SLN, for those of you that don't know, has existed since its inception on a Lotus Notes platform. Yes, you heard me correctly; stop laughing. You have to recall that at this particular point in time Web-based learning systems were in their infancy. In fact, some of the prime contenders from that day and age have since disappeared (go dig up my sparkling review of TopClass from that era if you want a chuckle). So, given the systems at hand, and apparently at least a smidgeon of Notes development know-how, SLN was born.
Now, generally speaking, we all grow and mature over time. Software does this too, though often in ways that are described as "software bloat" (cf. any Microsloth app you can think of). SLN, because of it's unique neither fish nor fowl deployment of Notes as an LMS, has existed in a bit of a Bizzaro World parallel universe ("Bizzaro World Learning System am painful and non-intuitive for faculty users. Bizzaro LMS am complicated, thus good"). Possibly recognizing this, but more importantly realizing that IBM is finally letting the sands of time run out on Notes, SLN launched and RFCPR2D2 (ok, I can't really think of what to label it, got it?) that outlined the proposed structure of SLN 2.0. In what some might deem a clear case of hubris, the Albanian Faction came up with an amalgam of best of breed components to comprise an open source learning management system. Other than the fact that I keep hearing the Johnny Cash song "one piece at a time" in my head (Cash's character builds his own "dream car" by brining home components from the assembly line where he works), the plan as described needed a lot of stars to align in a big hurry. While I think there is great promise in the LAMS interoperability framework and other open source LMOS intiatives that has been proposed, a standard doth not a product make. Anyone ever measure the life cycle of an Internet standard?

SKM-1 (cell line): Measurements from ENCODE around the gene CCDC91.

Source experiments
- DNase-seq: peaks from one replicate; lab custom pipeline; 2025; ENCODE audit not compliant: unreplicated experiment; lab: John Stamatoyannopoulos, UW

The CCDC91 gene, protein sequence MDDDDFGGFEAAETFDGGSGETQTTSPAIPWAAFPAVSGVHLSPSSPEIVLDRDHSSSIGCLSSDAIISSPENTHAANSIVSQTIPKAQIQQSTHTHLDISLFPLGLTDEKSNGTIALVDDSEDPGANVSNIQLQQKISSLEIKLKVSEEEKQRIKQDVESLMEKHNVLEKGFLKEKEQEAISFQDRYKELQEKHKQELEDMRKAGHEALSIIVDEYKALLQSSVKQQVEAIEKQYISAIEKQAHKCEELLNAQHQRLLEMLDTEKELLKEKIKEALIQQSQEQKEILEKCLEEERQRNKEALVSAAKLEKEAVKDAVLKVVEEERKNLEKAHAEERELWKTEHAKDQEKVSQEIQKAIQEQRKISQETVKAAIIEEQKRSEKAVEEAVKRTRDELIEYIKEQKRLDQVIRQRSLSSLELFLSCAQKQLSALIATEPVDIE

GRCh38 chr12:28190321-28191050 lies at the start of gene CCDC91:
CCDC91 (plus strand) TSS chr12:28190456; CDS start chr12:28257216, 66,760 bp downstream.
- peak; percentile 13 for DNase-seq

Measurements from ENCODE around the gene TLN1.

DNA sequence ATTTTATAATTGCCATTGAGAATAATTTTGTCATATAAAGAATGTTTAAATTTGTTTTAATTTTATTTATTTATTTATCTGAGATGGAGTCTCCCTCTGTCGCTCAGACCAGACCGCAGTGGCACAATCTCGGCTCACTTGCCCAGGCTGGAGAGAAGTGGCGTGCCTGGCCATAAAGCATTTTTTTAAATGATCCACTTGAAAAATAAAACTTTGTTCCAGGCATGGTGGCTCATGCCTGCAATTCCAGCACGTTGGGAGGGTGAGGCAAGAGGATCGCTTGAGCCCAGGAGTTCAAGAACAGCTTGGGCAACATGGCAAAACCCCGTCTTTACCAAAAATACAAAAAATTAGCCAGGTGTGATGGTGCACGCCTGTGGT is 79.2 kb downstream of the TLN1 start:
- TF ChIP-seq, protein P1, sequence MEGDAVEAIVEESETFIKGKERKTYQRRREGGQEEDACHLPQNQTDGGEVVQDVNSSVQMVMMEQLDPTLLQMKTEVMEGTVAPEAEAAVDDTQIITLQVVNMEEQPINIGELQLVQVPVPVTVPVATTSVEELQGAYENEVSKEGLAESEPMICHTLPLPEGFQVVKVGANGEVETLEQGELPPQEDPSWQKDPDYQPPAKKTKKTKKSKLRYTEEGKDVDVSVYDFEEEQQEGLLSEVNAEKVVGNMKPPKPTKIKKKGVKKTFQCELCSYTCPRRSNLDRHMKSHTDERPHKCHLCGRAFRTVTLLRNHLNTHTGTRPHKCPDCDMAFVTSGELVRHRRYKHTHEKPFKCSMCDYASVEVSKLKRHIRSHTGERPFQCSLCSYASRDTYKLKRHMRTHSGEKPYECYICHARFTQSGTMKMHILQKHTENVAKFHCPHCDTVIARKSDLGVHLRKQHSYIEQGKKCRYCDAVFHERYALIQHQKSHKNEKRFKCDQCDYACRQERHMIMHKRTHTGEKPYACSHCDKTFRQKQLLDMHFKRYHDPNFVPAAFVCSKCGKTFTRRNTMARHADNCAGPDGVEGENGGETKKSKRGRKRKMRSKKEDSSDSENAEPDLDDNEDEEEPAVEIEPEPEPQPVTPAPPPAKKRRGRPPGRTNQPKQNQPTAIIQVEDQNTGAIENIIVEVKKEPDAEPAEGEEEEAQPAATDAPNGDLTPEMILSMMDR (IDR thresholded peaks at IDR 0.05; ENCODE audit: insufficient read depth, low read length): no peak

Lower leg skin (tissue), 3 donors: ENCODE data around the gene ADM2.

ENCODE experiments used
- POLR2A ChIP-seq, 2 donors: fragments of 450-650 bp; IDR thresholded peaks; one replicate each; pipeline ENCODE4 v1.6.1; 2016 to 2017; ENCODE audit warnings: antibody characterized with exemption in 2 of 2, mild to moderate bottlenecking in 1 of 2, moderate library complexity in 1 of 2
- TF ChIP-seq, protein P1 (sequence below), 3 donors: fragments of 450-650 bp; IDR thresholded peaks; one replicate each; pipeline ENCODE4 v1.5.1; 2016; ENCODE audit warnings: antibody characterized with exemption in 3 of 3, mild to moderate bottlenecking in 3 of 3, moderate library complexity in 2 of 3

One key item of interest to the campuses should have factored into this recommendation: our track record on the existing SLN 1.0 as a revenue stream. My impression is that the SUNY community at large recognizes the alternative/additional/supplimental revenue that is generated by online courses. Thus, CIO's and other responsible parties are loath to place a key financial operation on an untried platform that has no second tier commerical support.
Thus, (don't you love paragraphs that start with "thus.."?), the largest system user of SLN, Empire State College, has opted to go out to bid with it's own RFP for an LMS. ESC provides the lion's share of online courses within the SUNY system, which isn't suprising considering that it always has been a "virtual university" since it's inception. The key question here is whether so goeth ESC, thus goeth the rest of the pack. (OK, too many "thuses" in one paragraph-it's starting to sound too Old Testament).
X can't offer any further insights, because X, like Mongo "is pawn in game of life". It would appear that other fellow MIDs feel much the same way; thanks to one comrade's bold charge, the Provost will be present at the AC/MID summit to provide a system update.
Will this provide earth-shattering news? Will our heros survive? Tune in again-
same bat time-
same bat channel